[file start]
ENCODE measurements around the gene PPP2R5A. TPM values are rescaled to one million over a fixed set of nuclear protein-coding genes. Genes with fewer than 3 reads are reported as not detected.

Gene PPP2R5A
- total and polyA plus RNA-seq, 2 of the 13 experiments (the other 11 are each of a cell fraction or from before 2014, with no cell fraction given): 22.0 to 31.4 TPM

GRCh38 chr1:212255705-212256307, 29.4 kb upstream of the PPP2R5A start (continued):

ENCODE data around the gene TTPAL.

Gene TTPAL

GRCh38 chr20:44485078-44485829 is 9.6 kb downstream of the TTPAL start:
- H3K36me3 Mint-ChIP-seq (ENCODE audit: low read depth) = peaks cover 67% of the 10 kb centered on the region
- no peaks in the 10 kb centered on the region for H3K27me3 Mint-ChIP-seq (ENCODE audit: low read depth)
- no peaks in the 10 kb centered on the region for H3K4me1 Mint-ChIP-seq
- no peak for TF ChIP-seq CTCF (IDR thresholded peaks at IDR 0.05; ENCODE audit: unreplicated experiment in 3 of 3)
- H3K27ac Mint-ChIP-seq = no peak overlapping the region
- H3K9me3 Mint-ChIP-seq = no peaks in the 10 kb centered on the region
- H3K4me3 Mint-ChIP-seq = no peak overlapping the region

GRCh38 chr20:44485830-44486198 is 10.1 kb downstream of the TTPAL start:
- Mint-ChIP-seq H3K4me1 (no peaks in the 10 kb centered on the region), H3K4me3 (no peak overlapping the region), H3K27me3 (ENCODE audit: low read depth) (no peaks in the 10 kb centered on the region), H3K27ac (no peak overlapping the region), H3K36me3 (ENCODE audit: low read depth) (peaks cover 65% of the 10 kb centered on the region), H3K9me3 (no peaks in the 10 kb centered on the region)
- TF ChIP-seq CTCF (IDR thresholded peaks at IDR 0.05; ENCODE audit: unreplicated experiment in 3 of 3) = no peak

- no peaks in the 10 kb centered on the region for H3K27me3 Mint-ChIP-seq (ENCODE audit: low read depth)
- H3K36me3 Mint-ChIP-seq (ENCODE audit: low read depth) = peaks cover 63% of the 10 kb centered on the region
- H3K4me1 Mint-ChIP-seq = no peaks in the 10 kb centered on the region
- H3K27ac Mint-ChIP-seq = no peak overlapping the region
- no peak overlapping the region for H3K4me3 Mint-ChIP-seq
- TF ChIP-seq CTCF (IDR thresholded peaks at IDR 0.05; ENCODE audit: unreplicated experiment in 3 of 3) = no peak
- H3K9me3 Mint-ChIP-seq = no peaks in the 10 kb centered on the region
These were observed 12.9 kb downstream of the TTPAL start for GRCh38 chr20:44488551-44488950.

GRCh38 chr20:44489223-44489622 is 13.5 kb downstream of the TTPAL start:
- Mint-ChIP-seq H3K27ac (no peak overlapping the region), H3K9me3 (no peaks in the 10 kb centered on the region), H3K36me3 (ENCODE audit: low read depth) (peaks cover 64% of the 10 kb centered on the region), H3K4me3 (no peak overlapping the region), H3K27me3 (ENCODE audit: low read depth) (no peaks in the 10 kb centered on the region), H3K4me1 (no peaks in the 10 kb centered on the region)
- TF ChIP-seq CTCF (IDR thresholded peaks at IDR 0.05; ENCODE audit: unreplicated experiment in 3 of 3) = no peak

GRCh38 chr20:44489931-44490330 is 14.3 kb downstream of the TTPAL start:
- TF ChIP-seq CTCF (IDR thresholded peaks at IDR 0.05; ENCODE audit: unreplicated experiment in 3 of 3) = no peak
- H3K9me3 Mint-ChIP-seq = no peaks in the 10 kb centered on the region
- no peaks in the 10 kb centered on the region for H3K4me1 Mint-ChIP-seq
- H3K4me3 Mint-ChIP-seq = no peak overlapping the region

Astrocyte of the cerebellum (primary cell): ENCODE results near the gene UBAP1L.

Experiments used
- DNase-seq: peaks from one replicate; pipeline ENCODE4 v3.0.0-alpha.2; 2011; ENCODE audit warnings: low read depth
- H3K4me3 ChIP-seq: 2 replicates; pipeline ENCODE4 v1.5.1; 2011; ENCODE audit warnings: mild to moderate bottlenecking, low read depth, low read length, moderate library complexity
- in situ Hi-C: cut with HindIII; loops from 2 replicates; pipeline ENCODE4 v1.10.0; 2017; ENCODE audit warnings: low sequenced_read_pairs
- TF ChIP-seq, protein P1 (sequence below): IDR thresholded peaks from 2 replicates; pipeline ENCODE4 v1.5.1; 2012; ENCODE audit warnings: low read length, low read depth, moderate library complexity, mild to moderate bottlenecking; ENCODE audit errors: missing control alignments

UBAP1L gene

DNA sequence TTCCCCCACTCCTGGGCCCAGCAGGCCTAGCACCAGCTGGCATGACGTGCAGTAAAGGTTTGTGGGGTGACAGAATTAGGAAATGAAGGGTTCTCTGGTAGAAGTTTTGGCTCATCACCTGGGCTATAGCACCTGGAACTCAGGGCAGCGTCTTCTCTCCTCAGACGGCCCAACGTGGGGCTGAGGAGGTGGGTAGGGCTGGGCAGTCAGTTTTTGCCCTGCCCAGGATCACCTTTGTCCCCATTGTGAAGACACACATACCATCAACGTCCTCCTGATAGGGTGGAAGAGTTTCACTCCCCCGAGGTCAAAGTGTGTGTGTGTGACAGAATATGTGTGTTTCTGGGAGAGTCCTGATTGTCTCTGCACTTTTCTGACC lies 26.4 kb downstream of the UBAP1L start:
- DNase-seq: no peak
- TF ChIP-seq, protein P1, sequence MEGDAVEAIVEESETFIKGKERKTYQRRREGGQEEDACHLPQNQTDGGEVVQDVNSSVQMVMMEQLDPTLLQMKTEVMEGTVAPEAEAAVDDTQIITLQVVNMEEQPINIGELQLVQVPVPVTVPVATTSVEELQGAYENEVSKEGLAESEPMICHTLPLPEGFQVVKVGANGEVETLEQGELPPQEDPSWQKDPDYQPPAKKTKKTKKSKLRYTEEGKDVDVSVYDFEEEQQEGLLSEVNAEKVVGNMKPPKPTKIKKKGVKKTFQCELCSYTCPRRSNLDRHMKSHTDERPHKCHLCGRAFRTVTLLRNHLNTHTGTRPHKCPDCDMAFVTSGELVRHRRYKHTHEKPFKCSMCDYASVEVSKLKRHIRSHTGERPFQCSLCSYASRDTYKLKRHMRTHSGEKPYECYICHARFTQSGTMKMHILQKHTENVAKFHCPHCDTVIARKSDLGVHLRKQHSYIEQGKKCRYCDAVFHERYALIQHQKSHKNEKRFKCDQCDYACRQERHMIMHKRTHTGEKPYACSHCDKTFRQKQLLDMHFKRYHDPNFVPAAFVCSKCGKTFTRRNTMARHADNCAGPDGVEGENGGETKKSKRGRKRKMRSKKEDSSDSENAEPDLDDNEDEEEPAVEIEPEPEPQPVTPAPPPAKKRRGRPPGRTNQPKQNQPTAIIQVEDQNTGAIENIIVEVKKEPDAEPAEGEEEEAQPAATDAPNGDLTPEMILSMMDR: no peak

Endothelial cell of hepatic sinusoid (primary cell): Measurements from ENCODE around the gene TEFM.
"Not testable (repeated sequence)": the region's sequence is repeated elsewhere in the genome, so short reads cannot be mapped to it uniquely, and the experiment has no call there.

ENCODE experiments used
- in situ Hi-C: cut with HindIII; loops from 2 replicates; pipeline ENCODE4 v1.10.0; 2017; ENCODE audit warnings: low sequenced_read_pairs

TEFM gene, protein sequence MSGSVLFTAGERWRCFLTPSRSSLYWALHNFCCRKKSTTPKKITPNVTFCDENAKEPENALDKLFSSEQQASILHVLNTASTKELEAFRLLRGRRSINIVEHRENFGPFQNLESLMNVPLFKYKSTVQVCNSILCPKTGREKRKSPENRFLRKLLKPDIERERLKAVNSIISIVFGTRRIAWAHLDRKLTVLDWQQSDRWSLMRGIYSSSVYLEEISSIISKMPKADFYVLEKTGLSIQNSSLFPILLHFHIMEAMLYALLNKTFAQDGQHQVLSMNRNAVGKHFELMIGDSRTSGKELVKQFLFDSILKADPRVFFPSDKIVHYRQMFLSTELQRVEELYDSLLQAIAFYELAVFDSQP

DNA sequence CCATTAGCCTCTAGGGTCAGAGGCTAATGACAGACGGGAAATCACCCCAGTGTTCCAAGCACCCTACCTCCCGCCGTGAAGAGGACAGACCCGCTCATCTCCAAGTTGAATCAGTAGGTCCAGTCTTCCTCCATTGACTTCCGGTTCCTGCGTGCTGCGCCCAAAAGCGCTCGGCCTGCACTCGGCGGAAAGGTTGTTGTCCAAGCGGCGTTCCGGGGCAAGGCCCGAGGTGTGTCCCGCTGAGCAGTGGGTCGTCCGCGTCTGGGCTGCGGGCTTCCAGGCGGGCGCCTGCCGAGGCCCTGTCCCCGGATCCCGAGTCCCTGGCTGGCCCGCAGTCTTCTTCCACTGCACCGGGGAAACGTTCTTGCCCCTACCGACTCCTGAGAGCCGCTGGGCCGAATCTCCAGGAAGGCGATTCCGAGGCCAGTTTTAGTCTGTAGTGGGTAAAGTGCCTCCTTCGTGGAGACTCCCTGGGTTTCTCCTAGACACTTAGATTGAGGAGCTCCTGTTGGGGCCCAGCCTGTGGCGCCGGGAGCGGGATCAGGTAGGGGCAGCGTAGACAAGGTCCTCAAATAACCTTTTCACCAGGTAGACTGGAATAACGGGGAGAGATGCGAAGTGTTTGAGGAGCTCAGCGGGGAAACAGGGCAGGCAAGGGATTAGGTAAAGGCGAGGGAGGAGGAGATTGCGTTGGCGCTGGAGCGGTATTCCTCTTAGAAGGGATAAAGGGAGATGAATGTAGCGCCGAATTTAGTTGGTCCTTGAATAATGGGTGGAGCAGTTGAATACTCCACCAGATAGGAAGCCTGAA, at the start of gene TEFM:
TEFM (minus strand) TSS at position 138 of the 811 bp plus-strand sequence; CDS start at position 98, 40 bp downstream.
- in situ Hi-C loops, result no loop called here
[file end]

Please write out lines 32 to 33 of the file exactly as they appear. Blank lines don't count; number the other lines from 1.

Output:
- no peaks in the 10 kb centered on the region for H3K4me1 Mint-ChIP-seq
- H3K4me3 Mint-ChIP-seq = no peak overlapping the region